Ten years ago, I experienced some strange symptoms. I knew something was wrong and suspected why (a post-divorce diet of nothing but chocolate and nacho cheese Doritos). My doctor couldn’t pin my symptoms to anything serious and guidelines did not support more tests because I was under 50.
I fought on, and got all kinds of tests anyway, paying out of my own pocket. My doctor told me later that I probably saved my own life. (For a good article on protocols, read this piece by the Cato Institute.)
Subsequent articles by doctors indicate they are none too fond of protocols. Sometimes as a patient you just want what you want (in this case a test), even when you're not sure why.
Hospital Angeles del Carmen, one of the most important hospitals in Mexico.
When it comes to choosing your battles, at 50+ most of us know our bodies. I know that I have driven mine like a shiny red sports car - years of physically demanding sports and exercise without the diet to back it up. Subsequently, I like to check some parts more frequently than others. We all have a sense of our weakest links from our lifestyles and family histories.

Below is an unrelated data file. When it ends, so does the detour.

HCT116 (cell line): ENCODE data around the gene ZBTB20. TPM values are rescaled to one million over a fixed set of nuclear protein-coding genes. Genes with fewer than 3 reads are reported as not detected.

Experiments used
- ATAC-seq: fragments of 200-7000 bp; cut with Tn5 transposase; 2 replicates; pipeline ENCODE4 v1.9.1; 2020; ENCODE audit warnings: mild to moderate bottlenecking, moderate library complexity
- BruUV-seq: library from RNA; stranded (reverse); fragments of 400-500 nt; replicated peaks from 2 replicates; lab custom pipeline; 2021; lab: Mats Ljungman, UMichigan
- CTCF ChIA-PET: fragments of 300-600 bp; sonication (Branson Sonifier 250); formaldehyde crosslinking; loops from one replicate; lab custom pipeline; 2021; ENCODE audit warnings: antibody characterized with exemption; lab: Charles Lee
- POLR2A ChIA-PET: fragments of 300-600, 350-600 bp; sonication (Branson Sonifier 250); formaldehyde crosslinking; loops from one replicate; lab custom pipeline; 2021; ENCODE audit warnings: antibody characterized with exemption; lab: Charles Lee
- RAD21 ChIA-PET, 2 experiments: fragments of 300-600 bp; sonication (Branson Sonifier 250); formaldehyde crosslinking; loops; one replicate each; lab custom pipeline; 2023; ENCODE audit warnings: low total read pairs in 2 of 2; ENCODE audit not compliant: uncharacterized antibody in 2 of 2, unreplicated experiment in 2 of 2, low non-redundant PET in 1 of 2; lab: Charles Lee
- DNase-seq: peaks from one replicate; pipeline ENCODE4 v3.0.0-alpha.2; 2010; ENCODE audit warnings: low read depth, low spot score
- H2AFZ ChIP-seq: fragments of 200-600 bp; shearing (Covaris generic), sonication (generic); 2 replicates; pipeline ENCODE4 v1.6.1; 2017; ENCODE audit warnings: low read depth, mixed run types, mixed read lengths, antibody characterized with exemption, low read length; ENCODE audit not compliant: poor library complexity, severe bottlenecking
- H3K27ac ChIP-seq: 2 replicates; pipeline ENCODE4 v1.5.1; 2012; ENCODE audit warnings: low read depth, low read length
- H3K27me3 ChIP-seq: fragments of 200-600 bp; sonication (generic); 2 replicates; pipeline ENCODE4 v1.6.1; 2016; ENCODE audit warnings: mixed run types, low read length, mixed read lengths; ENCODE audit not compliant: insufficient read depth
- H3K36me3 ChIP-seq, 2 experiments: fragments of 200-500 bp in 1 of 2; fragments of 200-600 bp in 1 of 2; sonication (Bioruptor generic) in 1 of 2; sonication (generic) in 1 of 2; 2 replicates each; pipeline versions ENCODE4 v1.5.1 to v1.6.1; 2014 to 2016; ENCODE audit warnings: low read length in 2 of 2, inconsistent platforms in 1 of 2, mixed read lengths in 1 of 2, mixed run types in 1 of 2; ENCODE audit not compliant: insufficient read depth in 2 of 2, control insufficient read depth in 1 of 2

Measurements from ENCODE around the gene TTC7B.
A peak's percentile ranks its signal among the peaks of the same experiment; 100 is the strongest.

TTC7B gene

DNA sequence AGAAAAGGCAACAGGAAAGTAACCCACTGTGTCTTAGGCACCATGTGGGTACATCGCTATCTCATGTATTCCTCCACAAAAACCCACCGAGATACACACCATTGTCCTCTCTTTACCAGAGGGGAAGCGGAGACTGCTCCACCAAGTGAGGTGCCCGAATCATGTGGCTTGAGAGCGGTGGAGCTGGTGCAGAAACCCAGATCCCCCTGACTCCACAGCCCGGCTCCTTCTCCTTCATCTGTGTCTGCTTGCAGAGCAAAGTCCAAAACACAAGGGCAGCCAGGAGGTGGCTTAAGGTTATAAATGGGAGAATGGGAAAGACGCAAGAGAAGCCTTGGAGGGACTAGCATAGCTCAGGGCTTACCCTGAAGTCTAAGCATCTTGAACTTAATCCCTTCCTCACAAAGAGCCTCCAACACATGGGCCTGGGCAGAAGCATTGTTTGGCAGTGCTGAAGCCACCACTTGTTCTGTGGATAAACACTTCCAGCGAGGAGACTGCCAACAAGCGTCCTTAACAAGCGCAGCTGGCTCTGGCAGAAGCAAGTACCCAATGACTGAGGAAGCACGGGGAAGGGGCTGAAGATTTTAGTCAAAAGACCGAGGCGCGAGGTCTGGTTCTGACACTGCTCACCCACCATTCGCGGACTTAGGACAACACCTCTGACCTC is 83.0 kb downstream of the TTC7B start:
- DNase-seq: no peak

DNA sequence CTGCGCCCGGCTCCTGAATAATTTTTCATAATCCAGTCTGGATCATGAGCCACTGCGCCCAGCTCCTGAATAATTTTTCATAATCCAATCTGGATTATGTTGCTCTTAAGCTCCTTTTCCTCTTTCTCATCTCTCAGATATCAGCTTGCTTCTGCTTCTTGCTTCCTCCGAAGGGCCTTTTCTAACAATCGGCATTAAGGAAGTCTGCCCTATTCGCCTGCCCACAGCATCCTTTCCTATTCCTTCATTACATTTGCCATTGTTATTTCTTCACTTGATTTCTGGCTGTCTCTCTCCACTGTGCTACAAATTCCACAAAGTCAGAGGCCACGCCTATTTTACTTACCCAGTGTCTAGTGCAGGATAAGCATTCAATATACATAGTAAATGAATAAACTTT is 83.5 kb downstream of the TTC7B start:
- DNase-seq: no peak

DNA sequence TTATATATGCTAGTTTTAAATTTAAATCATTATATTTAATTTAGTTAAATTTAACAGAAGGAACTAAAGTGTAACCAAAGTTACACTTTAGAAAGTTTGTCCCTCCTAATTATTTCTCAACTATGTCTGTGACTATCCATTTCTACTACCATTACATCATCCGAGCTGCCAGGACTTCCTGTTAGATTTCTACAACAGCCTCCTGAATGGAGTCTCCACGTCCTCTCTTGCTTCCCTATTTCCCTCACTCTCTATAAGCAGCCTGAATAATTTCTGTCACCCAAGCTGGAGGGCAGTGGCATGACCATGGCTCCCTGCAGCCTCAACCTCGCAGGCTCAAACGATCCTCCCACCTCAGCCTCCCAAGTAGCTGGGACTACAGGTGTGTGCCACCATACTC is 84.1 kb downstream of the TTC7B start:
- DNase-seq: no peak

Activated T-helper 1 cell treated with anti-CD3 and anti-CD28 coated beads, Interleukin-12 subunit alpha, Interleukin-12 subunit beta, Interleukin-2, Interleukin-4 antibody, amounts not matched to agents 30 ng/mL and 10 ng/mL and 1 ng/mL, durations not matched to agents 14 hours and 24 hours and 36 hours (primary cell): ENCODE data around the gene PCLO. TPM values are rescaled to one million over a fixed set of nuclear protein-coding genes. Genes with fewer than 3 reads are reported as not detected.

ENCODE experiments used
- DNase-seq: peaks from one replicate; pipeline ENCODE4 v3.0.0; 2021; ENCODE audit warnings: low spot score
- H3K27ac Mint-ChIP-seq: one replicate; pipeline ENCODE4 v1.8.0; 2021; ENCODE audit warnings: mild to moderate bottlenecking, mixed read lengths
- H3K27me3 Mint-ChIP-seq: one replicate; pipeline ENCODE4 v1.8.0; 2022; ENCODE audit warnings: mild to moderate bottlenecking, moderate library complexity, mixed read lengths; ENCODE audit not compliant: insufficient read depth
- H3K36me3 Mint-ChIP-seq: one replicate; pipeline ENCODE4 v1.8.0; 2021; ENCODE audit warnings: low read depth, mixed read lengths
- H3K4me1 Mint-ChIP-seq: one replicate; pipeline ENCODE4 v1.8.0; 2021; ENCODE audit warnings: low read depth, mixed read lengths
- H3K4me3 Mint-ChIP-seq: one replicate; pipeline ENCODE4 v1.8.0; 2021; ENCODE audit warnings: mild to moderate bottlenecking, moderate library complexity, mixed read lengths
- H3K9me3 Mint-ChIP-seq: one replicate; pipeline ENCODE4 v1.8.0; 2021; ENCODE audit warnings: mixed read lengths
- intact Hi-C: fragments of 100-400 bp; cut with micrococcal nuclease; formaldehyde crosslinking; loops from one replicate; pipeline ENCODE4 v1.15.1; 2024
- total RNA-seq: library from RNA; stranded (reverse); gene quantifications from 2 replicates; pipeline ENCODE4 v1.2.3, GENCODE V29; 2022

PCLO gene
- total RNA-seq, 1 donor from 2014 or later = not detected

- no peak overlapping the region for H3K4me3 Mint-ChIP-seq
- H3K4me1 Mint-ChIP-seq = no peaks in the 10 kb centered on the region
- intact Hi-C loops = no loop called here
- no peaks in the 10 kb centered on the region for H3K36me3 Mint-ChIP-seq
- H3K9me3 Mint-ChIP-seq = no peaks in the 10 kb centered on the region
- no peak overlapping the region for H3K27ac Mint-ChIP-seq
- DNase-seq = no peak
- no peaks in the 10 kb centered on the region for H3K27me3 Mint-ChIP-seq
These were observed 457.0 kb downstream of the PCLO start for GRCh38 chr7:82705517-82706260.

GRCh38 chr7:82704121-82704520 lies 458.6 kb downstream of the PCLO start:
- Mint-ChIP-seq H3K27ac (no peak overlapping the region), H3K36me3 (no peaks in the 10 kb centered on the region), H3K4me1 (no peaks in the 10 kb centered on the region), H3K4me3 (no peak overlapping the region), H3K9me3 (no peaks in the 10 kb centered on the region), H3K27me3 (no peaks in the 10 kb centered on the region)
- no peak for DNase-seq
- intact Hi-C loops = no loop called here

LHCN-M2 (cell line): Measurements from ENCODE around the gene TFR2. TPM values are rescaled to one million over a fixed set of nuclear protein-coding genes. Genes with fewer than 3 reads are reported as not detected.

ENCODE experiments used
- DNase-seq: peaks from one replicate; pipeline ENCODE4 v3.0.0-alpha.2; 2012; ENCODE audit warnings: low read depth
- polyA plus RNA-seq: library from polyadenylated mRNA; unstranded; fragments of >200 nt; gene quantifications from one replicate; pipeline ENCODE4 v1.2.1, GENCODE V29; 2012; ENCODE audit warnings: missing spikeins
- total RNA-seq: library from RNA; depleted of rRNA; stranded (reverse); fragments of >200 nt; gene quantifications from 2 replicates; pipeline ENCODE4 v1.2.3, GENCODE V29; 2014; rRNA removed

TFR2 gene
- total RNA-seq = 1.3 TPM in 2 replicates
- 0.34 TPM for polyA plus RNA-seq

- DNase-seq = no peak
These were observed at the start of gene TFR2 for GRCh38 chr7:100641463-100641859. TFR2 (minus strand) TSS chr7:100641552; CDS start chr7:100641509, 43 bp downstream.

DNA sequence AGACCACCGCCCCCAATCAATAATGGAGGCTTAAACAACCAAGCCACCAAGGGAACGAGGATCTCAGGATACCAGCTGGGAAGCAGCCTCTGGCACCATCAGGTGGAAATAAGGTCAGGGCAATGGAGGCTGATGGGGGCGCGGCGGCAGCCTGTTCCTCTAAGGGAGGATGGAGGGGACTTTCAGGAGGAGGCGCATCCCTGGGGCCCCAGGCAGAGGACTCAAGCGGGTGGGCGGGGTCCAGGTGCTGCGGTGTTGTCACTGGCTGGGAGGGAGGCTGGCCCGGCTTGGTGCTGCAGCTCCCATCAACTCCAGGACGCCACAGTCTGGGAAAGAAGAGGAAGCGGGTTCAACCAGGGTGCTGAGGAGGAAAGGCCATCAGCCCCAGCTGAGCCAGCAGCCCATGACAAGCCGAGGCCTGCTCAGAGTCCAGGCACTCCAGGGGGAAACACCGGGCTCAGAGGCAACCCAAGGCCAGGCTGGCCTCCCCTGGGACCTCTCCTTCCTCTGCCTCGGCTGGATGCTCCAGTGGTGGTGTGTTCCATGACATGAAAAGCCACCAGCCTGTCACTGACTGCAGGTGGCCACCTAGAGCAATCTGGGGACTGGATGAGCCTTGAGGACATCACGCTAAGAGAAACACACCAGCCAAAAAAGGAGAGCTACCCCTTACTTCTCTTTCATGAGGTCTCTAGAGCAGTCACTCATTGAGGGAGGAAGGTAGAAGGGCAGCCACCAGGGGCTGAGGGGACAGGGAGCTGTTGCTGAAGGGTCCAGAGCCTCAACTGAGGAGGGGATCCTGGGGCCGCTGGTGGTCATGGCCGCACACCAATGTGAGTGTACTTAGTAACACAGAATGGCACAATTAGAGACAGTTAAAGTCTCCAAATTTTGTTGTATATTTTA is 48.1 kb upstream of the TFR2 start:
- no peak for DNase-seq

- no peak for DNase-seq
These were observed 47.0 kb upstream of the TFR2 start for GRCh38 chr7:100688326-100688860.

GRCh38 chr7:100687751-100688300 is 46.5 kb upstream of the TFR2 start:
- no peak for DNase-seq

A friend of mine, eager for me to get back to Mexico this year said, “Why don’t you just get your annuals here? It would cost you fifty bucks.” That’s when I realized I can always soothe my inner hypochondriac in Mexico.
Many health care insurers doesn't cover prostrate exams for men over a certain age. That seems risky. Why not get these exams in Mexico to ease your mind?
Should you ever want a test just because you want it, you can do it here at a fraction of the cost. If I want a second opinion, I can get one here at an affordable cost while in the U.S. it would not be covered.
AARP recently wrote an article reporting that of patients seeking a second opinion at Mayo Clinic, only 12% were accurately diagnosed by their primary care physician. More than 20% had been misdiagnosed and 66% required a revision to the diagnoses.
If the wait between tests is too long after swinging from a questionable test in the U.S. to a good test, in Mexico you can march right in for another test from a Mexican specialist for less than $100.